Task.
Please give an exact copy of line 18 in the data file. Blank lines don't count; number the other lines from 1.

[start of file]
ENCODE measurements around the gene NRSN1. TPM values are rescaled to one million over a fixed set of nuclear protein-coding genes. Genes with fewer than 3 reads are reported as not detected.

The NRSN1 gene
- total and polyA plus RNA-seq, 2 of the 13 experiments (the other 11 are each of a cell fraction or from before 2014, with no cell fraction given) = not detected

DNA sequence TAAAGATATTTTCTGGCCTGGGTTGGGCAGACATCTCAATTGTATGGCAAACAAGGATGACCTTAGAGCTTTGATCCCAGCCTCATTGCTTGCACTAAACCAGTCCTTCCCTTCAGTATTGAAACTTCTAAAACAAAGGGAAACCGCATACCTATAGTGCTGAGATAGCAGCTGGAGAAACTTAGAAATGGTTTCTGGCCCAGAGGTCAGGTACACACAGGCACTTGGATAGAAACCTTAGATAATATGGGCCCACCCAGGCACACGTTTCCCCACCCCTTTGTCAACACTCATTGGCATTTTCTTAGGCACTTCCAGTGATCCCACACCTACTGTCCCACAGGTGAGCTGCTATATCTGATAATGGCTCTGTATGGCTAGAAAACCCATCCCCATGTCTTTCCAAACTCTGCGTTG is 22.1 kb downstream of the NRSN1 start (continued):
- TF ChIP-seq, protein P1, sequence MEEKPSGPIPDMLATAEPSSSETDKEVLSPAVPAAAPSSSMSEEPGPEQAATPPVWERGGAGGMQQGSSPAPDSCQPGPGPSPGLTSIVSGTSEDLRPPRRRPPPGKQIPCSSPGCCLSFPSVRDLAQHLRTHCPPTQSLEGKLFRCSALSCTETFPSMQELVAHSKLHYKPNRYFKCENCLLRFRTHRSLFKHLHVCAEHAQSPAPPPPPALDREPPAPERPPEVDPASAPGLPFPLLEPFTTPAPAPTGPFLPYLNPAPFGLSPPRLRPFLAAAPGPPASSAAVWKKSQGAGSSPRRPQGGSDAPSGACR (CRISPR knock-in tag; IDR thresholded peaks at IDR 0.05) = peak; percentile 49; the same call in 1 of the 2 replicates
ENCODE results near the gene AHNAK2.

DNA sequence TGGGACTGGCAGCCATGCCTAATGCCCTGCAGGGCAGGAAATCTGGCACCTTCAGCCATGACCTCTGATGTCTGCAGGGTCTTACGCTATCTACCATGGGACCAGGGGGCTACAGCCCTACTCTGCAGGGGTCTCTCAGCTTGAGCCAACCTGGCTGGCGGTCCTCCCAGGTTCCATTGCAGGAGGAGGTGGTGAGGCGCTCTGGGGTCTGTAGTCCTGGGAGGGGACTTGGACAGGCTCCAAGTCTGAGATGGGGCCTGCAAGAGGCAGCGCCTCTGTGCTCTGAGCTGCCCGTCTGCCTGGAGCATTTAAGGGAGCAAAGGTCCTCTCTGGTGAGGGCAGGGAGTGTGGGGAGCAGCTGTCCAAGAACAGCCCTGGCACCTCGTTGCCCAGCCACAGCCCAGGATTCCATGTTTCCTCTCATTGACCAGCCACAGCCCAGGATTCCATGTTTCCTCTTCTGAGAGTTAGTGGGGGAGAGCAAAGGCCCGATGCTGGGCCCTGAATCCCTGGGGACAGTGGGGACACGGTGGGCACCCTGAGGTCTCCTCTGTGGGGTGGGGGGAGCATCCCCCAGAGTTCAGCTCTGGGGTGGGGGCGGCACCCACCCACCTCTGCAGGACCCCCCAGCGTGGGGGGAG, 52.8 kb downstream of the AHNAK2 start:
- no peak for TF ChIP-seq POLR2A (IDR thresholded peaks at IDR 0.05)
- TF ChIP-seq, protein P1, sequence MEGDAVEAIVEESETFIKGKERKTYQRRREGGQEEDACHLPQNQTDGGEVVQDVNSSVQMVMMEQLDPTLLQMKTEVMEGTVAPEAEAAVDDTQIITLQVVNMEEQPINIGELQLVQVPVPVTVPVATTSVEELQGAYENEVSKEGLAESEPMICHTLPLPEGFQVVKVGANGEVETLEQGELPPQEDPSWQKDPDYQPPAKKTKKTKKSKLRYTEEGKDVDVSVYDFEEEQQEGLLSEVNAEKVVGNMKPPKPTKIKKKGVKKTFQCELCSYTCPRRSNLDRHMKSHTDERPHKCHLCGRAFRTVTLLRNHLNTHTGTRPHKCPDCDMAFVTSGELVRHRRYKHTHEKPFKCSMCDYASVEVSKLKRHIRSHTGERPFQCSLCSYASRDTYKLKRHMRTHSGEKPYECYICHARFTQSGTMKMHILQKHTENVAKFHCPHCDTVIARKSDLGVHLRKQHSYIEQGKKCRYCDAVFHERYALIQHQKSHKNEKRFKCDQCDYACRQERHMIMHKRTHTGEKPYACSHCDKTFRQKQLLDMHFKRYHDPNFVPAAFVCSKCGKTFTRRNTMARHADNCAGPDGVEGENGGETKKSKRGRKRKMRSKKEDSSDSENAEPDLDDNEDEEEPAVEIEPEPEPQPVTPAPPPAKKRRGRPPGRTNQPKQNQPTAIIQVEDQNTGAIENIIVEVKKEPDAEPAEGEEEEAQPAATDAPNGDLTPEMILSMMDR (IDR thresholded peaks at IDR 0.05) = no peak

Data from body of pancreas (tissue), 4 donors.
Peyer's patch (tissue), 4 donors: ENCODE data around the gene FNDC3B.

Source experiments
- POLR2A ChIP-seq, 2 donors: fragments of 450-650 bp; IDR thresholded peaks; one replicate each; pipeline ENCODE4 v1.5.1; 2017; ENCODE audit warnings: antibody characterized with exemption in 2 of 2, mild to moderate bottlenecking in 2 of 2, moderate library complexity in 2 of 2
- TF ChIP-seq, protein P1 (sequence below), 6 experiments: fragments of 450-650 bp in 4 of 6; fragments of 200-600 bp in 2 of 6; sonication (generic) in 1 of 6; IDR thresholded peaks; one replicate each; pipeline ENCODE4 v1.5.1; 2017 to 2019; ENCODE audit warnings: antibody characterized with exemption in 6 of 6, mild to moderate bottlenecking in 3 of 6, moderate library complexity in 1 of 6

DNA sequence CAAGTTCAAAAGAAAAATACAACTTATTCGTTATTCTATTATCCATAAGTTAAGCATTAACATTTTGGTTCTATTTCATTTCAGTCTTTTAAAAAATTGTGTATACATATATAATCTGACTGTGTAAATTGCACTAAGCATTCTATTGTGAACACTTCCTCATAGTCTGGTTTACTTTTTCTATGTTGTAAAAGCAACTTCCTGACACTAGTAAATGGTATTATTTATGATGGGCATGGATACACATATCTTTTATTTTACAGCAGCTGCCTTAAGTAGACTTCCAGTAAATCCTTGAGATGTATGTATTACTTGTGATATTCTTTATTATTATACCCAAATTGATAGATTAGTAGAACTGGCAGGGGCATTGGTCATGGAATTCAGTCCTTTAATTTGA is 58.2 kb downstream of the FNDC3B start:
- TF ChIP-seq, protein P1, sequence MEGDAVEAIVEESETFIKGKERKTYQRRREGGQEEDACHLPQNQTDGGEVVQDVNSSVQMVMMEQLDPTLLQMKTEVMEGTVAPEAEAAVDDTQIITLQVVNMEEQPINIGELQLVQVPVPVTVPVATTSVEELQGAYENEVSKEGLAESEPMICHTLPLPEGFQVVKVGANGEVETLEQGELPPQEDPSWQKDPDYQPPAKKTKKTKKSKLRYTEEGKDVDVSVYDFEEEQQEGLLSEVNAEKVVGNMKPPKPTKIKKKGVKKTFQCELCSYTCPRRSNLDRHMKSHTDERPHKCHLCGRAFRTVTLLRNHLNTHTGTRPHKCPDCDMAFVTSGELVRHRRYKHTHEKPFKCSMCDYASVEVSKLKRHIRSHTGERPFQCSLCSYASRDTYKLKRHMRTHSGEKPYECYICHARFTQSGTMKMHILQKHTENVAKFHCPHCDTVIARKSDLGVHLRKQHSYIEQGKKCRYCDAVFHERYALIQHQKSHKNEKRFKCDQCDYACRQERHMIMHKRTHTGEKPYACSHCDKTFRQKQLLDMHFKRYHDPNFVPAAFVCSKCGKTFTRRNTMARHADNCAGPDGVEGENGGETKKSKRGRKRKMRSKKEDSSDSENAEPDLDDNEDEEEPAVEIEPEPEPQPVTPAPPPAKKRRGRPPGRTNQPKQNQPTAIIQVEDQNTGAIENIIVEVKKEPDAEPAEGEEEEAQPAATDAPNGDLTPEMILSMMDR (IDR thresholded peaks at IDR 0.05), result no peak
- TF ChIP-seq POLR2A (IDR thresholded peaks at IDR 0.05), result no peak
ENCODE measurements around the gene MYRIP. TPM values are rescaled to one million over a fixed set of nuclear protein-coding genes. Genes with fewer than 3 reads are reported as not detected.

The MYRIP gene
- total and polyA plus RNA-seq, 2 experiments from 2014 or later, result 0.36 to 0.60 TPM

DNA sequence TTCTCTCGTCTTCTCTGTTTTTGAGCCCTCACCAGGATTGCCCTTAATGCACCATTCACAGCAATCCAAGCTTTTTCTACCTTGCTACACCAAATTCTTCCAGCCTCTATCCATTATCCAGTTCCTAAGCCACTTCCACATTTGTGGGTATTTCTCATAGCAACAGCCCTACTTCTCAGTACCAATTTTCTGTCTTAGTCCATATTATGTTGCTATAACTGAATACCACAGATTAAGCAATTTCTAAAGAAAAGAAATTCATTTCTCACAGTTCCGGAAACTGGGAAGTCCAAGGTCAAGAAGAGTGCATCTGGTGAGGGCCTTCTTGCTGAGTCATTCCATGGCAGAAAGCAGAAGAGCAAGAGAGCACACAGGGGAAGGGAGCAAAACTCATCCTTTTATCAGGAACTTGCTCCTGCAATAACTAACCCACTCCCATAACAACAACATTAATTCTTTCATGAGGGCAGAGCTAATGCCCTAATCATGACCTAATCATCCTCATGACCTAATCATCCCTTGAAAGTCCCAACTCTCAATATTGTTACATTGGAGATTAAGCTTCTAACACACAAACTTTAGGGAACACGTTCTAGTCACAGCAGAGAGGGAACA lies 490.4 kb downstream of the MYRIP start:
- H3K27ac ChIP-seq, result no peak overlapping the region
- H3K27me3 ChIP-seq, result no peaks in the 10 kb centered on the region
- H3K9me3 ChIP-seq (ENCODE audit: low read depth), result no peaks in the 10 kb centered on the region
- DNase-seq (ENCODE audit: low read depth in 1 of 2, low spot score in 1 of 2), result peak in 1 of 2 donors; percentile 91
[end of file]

ENCODE measurements around the gene MYRIP. TPM values are rescaled to one million over a fixed set of nuclear protein-coding genes. Genes with fewer than 3 reads are reported as not detected.